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Colts' Frank Reich: 'Backup role has suited me well'

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A decade-plus after starting his coaching career as a Colts intern, Frank Reich is back in Indianapolis under a brand new title: head coach.

The Colts on Tuesday introduced Reich to the media, an episode of fanfare coming less than a week after the team was publicly jilted by Josh McDaniels.

"Do you hate or love Josh McDaniels for what happened?" former Colts punter Pat McAfee, lodged in the crowd, asked Reich.

Reich paused before playfully retorting: "The backup role has suited me well in my career."

Chalk it up as the perfect response from a guy who understands he wasn't Indy's top choice -- but might know better than anyone how to thrive as No. 2.

After all, Reich remains embedded in NFL lore for his productive and often magical role as Jim Kelly's understudy with the Bills, an endearing run capped by his 35-point comeback in a raucous wild-card win over the Oilers in January of 1993.

Reich brings a proven history of working with quarterbacks from Peyton Manning and Philip Rivers to Carson Wentz and Nick Foles. Now tasked with coaching Andrew Luck, the Colts new coach was asked how he planned to make his quarterback "magical" again in 2018.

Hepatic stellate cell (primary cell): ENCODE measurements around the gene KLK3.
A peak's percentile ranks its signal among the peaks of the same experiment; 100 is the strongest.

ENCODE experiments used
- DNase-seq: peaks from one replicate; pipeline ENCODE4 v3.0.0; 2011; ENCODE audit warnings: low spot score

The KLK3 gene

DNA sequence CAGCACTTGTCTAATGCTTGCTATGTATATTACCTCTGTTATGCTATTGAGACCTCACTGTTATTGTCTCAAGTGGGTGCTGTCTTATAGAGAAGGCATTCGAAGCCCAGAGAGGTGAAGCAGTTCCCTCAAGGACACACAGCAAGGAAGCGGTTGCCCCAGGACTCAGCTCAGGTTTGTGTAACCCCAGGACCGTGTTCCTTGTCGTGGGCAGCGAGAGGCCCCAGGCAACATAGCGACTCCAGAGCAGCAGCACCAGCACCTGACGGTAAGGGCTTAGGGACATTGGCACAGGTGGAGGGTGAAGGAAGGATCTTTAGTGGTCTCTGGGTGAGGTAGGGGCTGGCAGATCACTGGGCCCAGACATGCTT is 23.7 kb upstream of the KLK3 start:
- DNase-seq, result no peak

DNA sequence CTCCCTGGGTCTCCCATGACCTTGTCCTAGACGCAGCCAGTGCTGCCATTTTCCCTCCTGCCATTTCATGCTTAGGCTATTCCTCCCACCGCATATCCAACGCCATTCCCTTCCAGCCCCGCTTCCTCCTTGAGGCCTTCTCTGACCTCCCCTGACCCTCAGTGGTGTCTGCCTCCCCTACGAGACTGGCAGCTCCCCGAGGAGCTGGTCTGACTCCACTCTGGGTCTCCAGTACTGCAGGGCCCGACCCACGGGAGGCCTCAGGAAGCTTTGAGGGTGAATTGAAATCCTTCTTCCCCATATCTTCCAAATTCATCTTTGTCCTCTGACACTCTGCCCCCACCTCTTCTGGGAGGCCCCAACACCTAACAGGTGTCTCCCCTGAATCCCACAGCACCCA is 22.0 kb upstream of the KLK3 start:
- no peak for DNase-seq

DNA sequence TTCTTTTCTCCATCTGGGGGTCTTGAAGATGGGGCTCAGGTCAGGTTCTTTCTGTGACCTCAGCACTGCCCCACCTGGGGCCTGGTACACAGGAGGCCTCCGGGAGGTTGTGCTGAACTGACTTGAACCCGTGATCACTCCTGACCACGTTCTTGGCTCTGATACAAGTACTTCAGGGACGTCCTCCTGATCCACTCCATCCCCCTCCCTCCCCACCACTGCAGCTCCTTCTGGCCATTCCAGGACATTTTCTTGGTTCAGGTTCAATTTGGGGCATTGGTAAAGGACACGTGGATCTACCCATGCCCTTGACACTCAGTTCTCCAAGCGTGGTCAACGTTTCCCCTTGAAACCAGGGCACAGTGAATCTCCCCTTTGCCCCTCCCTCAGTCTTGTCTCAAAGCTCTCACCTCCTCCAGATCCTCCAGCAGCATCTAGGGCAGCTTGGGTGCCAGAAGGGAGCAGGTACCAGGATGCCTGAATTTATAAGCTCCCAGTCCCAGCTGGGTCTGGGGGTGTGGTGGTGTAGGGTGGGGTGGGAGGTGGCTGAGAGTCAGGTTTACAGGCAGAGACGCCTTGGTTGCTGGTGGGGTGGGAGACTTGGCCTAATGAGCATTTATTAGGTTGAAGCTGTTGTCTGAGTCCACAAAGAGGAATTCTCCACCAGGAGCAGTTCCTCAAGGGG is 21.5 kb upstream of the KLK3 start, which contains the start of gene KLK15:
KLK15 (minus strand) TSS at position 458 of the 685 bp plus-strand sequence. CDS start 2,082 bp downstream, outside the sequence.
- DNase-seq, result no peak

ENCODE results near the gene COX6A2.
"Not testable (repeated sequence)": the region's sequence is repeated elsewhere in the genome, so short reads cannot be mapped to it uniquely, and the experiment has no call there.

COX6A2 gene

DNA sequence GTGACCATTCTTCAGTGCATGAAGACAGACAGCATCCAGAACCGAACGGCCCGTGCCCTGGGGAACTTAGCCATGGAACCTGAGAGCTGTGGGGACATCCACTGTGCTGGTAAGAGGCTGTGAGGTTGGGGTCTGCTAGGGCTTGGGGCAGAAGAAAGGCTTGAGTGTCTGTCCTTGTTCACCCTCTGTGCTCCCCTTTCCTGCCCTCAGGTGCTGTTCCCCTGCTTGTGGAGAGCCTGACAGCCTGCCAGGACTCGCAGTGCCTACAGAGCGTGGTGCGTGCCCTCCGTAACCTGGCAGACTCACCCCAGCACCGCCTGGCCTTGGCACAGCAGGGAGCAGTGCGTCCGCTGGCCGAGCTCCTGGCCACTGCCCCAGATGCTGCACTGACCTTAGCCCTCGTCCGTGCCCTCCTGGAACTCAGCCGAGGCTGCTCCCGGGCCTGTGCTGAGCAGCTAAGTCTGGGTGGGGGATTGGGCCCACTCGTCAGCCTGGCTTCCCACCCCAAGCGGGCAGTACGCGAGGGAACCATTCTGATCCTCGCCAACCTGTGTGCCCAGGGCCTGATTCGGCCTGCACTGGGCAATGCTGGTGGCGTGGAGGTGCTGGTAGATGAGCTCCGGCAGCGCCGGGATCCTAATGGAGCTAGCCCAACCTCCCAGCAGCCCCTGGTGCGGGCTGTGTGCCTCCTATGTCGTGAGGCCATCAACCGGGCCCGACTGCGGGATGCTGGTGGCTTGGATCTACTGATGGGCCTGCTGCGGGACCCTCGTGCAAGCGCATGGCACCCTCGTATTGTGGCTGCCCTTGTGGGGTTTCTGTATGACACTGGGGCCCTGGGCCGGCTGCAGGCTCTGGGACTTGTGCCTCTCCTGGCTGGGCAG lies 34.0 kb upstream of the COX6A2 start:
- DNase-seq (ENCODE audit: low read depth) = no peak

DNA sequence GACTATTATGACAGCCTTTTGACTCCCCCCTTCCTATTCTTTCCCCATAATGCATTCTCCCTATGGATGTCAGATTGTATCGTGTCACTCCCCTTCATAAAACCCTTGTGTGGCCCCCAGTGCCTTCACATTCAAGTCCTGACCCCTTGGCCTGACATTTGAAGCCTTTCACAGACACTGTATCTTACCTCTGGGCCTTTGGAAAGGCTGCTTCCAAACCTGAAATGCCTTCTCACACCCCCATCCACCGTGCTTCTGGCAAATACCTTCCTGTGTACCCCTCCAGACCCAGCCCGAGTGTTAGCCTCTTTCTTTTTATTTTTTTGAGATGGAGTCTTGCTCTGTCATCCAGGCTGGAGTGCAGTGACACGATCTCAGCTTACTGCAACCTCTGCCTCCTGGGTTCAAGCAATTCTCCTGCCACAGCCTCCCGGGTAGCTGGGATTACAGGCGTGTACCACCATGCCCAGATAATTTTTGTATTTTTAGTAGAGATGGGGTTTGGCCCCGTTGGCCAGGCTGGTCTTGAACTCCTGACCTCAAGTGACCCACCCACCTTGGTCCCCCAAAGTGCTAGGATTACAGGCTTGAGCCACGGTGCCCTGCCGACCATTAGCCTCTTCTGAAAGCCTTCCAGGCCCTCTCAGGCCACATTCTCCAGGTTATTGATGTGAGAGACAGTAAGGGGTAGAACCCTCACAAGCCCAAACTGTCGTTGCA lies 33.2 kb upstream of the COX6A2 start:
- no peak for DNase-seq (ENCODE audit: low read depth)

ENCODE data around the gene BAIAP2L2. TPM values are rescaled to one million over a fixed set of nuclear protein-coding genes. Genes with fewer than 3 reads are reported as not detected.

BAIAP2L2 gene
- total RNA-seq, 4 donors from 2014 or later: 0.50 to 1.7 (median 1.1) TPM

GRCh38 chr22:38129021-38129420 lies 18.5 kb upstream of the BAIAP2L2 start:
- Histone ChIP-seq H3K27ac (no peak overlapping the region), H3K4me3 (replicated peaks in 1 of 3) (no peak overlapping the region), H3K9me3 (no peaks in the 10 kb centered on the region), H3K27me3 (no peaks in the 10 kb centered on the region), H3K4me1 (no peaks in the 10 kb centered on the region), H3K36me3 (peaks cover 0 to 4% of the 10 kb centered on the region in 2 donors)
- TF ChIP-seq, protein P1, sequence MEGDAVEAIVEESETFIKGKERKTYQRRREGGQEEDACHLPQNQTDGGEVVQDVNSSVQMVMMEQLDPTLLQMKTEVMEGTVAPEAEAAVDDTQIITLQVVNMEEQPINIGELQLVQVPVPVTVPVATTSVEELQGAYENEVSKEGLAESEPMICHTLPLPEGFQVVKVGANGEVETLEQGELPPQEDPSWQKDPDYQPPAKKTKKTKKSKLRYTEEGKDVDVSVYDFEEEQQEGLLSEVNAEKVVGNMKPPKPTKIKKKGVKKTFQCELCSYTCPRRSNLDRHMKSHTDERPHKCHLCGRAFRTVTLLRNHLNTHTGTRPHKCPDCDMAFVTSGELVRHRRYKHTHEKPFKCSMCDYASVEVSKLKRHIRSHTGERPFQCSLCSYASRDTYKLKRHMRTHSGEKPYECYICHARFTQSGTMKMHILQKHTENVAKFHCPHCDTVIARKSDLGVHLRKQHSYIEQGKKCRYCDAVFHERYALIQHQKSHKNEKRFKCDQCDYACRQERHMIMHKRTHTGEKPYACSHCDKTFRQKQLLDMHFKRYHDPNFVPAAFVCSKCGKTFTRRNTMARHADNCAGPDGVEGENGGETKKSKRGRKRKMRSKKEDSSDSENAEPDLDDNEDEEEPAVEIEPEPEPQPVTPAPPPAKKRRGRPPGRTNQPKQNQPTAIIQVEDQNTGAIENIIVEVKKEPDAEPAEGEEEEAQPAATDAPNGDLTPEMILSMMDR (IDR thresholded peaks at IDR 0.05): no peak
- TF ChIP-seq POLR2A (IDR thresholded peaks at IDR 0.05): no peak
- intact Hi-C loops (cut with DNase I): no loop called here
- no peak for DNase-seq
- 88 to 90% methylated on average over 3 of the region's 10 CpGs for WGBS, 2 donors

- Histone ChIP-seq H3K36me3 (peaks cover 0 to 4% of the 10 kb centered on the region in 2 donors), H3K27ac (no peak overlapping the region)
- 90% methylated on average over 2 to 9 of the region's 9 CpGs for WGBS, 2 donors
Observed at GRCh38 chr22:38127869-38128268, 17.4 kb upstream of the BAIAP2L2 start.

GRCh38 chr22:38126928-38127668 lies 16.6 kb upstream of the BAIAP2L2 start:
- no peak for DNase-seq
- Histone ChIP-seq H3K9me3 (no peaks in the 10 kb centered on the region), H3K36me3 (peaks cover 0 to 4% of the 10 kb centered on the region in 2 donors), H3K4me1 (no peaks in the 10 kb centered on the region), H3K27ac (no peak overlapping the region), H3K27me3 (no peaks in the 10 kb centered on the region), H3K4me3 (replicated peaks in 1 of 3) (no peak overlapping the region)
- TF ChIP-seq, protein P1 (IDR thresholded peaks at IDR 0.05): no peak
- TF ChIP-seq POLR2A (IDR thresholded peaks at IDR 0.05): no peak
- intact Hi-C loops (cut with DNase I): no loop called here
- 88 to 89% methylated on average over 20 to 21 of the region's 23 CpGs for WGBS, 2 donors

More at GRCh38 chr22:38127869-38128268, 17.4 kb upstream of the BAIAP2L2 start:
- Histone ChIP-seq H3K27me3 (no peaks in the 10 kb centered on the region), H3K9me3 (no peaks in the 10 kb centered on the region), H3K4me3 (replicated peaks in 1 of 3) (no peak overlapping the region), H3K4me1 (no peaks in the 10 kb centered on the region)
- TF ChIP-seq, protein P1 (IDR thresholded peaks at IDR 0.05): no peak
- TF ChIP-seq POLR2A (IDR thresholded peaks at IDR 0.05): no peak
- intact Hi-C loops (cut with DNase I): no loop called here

"The key to making Andrew Luck magical is -- this is a team game," Reich said of the club's star passer who missed all of last season on the mend from shoulder surgery. "As great as he is -- and I believe he's the best, I believe he's the best -- this game ... the reason we all love this game... I just came off of a team that we lost our franchise quarterback and still won a Super Bowl.

"So, I know Andrew embraces it," Reich said. "This game is not built on any one player. He is magical. He has special, unique traits and abilities that I respect as much as anybody. And I can't wait to work with him, but if we're going to win championships -- and that's the plan -- it's going to be about surrounding our whole team and the way we're going to bring out the best in each other."

It sounds like coach-speak, but Reich can directly point to one of the most improbable Super Bowl runs of our time as evidence of his philosophy.

The Eagles are champions because of a team-building process that surrounded their star passer, Carson Wentz, with talented veterans who meshed as one when it mattered most.

Now it's time for the Colts to follow suit.

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